Businesses everywhere are undergoing digital transformation. Widespread adoption of mobile and cloud platforms, along with recent advances in technologies such as AI, blockchain and quantum computing are reshaping how we work. But the increased opportunities these developments represent are accompanied by a growing number of threats to our security.
In an ever more connected world, with ever more sophisticated technology, the threat landscape is only set to become more complex and potentially harmful. A greater exposure to digital technology means a greater exposure to system vulnerabilities, for example, while the tools used by businesses to innovate and improve their efficiencies are also being used by criminals.
To learn more about the intersection between innovation and security, Nominet recently surveyed more than 270 CISOs, CTOs and CIOs from the UK and US to gauge their thoughts on how risks regarding cyber security informed an organisation’s digital transformation strategy.
Addressing concerns early on
Every process of change brings with it an element of risk. When it came to their organisation’s digital transformation efforts, however, respondents to the survey saw cyber security as the single biggest risk (53 percent), far outweighing issues such as budget (41 percent) or the need for robust infrastructure management (40 percent).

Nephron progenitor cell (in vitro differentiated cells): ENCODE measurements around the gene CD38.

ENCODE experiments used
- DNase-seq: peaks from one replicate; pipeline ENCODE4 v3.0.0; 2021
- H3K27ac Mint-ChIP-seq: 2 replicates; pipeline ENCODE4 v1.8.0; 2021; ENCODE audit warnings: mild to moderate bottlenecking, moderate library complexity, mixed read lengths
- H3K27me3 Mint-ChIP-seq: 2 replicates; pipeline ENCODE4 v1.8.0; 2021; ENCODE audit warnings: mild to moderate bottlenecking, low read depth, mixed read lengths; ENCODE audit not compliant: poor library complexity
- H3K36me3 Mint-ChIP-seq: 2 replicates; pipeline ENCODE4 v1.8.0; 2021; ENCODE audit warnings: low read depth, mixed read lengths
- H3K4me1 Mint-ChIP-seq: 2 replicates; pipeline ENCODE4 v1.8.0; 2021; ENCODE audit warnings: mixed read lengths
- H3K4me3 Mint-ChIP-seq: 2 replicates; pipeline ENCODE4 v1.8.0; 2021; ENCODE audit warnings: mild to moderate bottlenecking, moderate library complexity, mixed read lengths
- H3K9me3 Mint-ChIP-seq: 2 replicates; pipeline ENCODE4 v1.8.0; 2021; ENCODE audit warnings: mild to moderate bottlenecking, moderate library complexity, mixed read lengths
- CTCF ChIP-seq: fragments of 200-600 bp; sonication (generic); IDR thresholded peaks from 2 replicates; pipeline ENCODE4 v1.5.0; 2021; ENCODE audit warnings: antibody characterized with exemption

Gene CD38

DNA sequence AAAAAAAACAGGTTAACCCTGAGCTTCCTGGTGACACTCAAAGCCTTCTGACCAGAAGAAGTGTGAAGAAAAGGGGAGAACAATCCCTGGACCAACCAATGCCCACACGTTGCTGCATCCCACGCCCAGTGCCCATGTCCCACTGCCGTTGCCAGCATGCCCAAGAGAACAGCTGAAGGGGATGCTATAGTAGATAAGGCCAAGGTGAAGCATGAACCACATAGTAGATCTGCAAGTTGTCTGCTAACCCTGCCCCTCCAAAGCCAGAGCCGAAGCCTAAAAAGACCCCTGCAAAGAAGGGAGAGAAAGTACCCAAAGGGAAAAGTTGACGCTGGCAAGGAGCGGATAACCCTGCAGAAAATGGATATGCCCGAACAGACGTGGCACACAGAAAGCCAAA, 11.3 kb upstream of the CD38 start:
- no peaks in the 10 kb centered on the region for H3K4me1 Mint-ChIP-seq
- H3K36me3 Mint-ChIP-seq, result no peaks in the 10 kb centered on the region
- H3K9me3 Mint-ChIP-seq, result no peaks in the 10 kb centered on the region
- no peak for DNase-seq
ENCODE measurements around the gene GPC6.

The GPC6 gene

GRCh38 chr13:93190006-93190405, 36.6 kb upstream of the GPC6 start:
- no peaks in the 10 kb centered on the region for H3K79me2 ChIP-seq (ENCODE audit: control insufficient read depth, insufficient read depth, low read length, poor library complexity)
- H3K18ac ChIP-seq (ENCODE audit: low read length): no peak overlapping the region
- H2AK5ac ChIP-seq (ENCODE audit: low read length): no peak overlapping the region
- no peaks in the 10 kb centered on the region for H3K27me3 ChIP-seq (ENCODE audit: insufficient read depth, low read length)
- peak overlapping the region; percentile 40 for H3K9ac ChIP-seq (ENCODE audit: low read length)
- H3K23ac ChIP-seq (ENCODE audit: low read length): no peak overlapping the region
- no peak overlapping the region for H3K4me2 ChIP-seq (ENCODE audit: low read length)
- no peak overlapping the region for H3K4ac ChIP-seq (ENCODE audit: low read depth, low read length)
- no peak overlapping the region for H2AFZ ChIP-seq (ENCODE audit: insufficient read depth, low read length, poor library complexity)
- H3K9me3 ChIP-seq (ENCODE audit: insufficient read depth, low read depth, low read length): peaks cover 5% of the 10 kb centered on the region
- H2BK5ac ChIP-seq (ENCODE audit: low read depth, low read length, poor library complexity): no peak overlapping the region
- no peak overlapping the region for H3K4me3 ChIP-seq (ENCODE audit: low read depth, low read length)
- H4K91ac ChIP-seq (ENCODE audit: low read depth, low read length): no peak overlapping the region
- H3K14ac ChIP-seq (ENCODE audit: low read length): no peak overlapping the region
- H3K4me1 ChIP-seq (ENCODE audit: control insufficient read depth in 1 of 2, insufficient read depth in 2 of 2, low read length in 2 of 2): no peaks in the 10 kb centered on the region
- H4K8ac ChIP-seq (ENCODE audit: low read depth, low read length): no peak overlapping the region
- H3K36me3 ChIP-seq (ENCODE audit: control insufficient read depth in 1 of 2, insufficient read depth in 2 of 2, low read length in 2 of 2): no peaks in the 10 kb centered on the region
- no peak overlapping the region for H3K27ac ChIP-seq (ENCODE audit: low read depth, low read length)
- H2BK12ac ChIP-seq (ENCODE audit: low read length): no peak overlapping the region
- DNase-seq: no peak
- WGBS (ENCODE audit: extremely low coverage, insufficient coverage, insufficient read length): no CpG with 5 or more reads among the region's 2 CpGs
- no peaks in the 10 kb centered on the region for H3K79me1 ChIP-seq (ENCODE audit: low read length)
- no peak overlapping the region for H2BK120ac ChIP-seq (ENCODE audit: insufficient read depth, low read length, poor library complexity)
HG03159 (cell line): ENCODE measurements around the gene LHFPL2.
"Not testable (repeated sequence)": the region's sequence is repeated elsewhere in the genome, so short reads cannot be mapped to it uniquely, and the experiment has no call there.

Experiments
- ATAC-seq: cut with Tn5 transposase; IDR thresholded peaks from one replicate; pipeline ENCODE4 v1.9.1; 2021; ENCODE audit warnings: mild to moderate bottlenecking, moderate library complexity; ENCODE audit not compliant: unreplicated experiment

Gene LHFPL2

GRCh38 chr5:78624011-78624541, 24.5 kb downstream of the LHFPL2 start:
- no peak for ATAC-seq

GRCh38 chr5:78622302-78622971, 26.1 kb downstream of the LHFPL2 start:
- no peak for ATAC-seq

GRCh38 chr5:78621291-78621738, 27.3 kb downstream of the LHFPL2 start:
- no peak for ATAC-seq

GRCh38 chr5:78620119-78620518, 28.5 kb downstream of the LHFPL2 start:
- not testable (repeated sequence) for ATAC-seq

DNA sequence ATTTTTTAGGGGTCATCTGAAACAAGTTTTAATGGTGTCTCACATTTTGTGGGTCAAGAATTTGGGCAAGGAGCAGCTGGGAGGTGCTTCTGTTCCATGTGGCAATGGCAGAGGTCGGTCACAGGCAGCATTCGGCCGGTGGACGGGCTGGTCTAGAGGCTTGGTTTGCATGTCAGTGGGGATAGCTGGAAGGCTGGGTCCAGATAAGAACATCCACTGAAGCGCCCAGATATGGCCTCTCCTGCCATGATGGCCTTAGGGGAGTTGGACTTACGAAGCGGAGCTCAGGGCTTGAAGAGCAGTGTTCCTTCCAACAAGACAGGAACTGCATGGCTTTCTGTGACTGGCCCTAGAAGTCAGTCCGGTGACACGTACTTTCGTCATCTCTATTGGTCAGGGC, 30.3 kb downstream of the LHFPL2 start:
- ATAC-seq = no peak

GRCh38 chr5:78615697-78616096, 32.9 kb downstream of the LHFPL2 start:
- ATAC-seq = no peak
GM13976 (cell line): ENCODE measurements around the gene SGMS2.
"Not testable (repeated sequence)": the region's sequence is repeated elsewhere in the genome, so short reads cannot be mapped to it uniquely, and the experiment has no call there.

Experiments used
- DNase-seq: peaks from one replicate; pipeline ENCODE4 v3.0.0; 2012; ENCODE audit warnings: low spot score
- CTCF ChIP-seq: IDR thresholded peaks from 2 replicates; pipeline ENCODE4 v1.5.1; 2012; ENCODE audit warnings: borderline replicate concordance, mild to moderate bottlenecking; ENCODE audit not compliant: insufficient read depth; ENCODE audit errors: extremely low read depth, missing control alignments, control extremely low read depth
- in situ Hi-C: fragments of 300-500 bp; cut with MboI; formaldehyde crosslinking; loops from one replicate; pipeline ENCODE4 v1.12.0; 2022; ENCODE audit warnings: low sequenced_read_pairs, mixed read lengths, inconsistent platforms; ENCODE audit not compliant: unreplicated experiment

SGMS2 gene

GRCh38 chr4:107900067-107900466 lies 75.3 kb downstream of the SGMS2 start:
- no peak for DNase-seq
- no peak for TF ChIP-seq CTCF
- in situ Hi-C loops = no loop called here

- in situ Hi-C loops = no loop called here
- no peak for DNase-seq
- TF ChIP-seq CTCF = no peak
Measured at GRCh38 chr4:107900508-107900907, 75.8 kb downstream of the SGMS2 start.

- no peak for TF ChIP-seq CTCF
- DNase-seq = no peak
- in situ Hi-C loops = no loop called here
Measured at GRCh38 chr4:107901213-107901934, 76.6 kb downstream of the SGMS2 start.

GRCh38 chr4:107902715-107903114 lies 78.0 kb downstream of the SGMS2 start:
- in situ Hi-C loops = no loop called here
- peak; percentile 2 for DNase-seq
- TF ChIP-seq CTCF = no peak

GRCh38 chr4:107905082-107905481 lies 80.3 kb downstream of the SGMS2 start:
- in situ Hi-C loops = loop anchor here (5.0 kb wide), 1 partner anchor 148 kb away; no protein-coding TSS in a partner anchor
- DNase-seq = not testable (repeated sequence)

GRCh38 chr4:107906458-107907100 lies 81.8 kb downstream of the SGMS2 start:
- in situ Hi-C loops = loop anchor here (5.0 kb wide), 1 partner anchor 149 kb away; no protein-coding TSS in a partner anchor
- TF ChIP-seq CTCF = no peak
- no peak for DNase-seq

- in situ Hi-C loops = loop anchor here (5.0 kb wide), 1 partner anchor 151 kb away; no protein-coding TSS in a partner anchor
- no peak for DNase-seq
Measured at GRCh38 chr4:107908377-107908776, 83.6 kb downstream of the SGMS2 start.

Interestingly, this perception of inherent cyber security risk in transformation seems to have created a correlation between the number of cyber security events a company has faced and its progress in digital transformation. Businesses that have suffered a cyber attack in the past 12 months are half as likely to be implementing transformation strategies as those that have avoided security incidents (22 percent vs. 42 percent).
When asked what their greatest security concern with digital transformation was, a wide range of potential threats were cited. The most pressing of which – named by 60 percent of respondents – was the exposure of customer data; perhaps front of mind due to the recent introduction of the GDPR and the growing number of high-profile data breaches making the news on a regular basis. Regardless, digital transformation is clearly seen by many as being very much a high-risk undertaking. Indeed, 95 percent expressed some concern over threats to security, with two in five saying they were either ‘very’ or ‘extremely’ concerned.
Perhaps the connection between digital transformation and security fears exist because not all businesses are taking action to mitigate threats such as these at the earliest possible opportunity in their transformation projects. In fact, only around a third (34 percent) of organisations claimed to have considered the issue of cyber security during their transformation’s development phase. Many instead reported leaving it to either the pre-implementation (28 percent) or implementation stage (27 percent), with some putting it off until their transformation was underway (9 percent). Worryingly, a few even admitted to giving the issue of cyber security no thought whatsoever.